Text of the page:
The Government denies accusations that the number of primary school infants in classes over 30 pupils has nearly doubled under the Tories.
Drawing on House of Commons research, Labour have found the number of children at key stage one in classes over 30 has increased by 91% since 2011.
In England in 2011 there were 43,130 children in classes over 30 but this had increased to 82,358 in 2018. This represents 4.9% of all pupils, compared to 2.9% in 2011.
‘These figures confirm the Tories’ failure to provide a high quality education for all of our country’s children,’ said shadow education secretary Angela Rayner.
‘This situation is totally unsustainable. If ministers really wanted to give every child the education they deserve, they wouldn’t pack so many five, six and seven year olds into classes of this size.’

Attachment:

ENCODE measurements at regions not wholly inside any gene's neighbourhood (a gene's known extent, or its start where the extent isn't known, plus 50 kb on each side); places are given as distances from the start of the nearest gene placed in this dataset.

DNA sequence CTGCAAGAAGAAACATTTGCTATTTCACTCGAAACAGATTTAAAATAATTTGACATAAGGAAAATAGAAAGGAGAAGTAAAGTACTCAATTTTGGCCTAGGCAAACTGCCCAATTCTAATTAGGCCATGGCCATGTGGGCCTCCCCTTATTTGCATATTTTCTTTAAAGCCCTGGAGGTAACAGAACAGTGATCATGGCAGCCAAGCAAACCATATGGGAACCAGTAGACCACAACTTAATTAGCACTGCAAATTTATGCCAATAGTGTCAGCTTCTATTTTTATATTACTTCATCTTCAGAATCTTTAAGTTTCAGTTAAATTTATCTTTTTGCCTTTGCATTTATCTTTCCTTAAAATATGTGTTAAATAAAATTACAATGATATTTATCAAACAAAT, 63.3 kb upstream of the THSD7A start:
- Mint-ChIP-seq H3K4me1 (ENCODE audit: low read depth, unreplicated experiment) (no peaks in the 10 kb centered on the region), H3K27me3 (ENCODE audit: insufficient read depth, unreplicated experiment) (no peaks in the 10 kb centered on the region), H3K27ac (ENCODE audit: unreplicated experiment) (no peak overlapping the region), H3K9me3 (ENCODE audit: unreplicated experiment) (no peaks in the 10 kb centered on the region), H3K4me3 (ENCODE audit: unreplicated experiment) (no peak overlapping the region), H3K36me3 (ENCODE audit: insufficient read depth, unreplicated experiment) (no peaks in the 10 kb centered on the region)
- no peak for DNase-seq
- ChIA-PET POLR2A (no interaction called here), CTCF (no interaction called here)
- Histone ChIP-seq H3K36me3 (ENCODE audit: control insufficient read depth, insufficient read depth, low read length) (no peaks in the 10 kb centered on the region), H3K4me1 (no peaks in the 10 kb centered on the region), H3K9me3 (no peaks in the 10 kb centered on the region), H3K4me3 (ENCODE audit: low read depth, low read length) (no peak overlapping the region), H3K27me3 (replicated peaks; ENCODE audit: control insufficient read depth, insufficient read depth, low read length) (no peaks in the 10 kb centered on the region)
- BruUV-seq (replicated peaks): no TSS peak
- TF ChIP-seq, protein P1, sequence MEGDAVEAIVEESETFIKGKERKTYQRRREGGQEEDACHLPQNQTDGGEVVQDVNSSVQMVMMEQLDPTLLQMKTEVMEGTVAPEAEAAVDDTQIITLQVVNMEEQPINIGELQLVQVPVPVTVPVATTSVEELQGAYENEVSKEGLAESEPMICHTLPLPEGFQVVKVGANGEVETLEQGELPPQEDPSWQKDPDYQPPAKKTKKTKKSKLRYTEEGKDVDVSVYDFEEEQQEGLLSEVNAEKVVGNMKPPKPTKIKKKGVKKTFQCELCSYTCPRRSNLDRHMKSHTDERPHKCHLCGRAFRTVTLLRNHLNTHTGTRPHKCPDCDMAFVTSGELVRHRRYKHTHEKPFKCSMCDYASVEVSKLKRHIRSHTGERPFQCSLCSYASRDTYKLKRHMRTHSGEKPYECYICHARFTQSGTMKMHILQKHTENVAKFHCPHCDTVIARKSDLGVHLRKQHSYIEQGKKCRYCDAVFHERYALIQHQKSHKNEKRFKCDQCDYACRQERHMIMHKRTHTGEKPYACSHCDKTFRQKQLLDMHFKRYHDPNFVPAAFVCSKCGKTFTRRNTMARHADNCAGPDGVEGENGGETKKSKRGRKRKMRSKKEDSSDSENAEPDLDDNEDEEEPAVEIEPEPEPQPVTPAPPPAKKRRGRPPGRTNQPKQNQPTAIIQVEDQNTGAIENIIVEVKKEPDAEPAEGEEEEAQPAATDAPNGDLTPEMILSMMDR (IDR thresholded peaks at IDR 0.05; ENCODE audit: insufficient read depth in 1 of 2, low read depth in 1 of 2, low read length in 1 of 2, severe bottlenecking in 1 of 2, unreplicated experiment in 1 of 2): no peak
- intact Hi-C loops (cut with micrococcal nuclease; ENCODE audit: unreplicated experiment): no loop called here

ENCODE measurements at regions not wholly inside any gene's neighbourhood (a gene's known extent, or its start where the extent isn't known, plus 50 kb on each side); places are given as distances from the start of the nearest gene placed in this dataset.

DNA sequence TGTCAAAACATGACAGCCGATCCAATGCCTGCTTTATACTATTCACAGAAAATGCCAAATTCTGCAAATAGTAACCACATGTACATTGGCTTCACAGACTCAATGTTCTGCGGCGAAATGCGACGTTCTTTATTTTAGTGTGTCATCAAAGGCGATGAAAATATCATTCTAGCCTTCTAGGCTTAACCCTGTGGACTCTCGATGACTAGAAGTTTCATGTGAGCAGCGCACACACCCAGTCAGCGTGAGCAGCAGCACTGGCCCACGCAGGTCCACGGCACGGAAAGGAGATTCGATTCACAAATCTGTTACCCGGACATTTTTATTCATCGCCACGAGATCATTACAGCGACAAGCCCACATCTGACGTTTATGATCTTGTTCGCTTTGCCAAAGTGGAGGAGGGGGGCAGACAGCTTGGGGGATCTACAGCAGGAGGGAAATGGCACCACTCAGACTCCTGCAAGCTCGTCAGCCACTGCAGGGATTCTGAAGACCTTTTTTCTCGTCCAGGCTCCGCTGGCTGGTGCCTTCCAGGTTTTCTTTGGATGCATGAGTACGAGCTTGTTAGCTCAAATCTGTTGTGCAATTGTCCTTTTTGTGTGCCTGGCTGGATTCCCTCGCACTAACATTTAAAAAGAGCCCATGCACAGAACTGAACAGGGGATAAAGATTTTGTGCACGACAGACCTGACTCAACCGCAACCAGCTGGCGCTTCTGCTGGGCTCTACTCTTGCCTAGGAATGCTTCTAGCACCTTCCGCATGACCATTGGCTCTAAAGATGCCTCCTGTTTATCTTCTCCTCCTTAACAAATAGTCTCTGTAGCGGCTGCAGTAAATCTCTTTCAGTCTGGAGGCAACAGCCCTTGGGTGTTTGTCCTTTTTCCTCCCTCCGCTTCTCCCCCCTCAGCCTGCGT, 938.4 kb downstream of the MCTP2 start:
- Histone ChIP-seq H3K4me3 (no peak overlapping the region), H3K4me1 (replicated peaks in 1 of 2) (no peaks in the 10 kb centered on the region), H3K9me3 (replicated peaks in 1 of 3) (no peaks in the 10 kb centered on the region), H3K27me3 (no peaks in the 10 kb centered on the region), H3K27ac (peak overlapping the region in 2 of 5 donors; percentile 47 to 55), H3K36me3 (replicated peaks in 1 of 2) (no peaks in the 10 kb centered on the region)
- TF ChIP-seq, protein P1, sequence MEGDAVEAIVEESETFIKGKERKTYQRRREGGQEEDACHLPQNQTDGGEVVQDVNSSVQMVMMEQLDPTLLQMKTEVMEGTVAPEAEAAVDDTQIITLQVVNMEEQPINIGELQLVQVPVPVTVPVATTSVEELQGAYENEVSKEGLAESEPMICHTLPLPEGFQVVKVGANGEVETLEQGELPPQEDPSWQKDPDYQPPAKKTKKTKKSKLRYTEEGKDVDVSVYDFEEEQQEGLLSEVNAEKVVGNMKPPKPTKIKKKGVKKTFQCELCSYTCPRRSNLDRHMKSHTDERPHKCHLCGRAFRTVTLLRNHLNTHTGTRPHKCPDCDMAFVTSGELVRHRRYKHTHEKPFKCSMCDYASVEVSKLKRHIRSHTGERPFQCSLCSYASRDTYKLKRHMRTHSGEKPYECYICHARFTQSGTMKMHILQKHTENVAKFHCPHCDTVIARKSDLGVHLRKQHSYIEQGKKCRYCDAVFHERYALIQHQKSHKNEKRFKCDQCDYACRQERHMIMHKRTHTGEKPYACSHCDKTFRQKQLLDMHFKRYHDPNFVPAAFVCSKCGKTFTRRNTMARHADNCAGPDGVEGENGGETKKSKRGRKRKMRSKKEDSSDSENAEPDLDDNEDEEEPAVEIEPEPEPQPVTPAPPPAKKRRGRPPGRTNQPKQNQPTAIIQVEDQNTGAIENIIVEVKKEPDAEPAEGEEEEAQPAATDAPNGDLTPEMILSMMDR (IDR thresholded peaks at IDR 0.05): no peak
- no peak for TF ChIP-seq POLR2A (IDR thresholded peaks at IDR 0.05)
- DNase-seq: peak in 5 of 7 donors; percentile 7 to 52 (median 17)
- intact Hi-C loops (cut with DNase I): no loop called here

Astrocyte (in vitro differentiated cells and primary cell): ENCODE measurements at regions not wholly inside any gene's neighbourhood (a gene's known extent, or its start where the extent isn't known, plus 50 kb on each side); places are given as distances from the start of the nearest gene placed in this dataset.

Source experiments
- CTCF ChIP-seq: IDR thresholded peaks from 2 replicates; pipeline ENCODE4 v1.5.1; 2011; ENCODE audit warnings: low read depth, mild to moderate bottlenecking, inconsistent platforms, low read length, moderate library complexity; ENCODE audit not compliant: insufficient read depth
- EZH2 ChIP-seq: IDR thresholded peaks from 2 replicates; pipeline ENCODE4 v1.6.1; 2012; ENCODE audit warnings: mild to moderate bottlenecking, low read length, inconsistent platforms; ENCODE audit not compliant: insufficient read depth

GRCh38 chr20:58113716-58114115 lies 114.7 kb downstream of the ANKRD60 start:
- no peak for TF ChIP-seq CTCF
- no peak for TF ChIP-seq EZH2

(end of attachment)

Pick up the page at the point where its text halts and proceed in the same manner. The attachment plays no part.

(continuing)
However, the minister for school standards, Nick Gibb, argued the number of primary school infants in classes over 30 pupils has ‘actually decreased’ - although his analysis is based on a shorter time period.
‘The proportion of infant pupils in classes of over 30 has actually decreased in each of the last 3 years – from 6.2% in 2015 to 4.9% in 2018,’ he said.
‘The average primary class size has also seen little change and currently sits at 27.1, well below the statutory limit, even with the increases in number of children attending primary school.’